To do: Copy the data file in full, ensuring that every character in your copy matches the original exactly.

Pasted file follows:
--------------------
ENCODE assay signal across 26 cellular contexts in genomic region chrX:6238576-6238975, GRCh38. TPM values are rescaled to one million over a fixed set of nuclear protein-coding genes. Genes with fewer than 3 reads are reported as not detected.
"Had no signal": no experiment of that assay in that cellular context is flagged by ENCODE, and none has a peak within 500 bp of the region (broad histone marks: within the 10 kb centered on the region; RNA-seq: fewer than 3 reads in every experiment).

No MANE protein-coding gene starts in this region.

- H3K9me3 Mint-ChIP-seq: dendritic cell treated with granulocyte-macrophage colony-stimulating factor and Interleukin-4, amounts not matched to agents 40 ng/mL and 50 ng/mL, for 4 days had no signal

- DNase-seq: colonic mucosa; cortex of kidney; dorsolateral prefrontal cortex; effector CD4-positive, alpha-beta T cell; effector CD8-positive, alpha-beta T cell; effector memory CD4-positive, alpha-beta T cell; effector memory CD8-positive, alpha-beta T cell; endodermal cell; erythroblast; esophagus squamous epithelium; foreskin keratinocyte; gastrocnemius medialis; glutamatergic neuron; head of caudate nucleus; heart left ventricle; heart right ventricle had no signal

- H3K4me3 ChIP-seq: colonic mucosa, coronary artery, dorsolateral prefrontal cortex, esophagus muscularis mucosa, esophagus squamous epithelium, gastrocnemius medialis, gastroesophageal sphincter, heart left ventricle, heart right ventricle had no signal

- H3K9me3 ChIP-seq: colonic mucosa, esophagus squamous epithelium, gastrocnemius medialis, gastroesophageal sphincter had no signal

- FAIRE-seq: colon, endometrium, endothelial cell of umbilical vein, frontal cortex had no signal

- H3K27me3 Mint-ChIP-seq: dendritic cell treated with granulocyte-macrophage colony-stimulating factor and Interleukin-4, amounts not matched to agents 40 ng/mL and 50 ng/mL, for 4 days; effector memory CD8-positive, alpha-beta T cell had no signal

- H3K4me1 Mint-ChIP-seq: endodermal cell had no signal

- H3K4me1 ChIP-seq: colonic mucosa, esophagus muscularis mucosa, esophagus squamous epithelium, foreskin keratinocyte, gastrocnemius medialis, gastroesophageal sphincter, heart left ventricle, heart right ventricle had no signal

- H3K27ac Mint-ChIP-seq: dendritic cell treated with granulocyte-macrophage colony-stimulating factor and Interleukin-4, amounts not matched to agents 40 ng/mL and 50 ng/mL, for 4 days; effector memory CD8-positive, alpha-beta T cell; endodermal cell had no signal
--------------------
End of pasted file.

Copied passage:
ENCODE assay signal across 26 cellular contexts in genomic region chrX:6238576-6238975, GRCh38. TPM values are rescaled to one million over a fixed set of nuclear protein-coding genes. Genes with fewer than 3 reads are reported as not detected.
"Had no signal": no experiment of that assay in that cellular context is flagged by ENCODE, and none has a peak within 500 bp of the region (broad histone marks: within the 10 kb centered on the region; RNA-seq: fewer than 3 reads in every experiment).

No MANE protein-coding gene starts in this region.

- H3K9me3 Mint-ChIP-seq: dendritic cell treated with granulocyte-macrophage colony-stimulating factor and Interleukin-4, amounts not matched to agents 40 ng/mL and 50 ng/mL, for 4 days had no signal

- DNase-seq: colonic mucosa; cortex of kidney; dorsolateral prefrontal cortex; effector CD4-positive, alpha-beta T cell; effector CD8-positive, alpha-beta T cell; effector memory CD4-positive, alpha-beta T cell; effector memory CD8-positive, alpha-beta T cell; endodermal cell; erythroblast; esophagus squamous epithelium; foreskin keratinocyte; gastrocnemius medialis; glutamatergic neuron; head of caudate nucleus; heart left ventricle; heart right ventricle had no signal

- H3K4me3 ChIP-seq: colonic mucosa, coronary artery, dorsolateral prefrontal cortex, esophagus muscularis mucosa, esophagus squamous epithelium, gastrocnemius medialis, gastroesophageal sphincter, heart left ventricle, heart right ventricle had no signal

- H3K9me3 ChIP-seq: colonic mucosa, esophagus squamous epithelium, gastrocnemius medialis, gastroesophageal sphincter had no signal

- FAIRE-seq: colon, endometrium, endothelial cell of umbilical vein, frontal cortex had no signal

- H3K27me3 Mint-ChIP-seq: dendritic cell treated with granulocyte-macrophage colony-stimulating factor and Interleukin-4, amounts not matched to agents 40 ng/mL and 50 ng/mL, for 4 days; effector memory CD8-positive, alpha-beta T cell had no signal

- H3K4me1 Mint-ChIP-seq: endodermal cell had no signal

- H3K4me1 ChIP-seq: colonic mucosa, esophagus muscularis mucosa, esophagus squamous epithelium, foreskin keratinocyte, gastrocnemius medialis, gastroesophageal sphincter, heart left ventricle, heart right ventricle had no signal

- H3K27ac Mint-ChIP-seq: dendritic cell treated with granulocyte-macrophage colony-stimulating factor and Interleukin-4, amounts not matched to agents 40 ng/mL and 50 ng/mL, for 4 days; effector memory CD8-positive, alpha-beta T cell; endodermal cell had no signal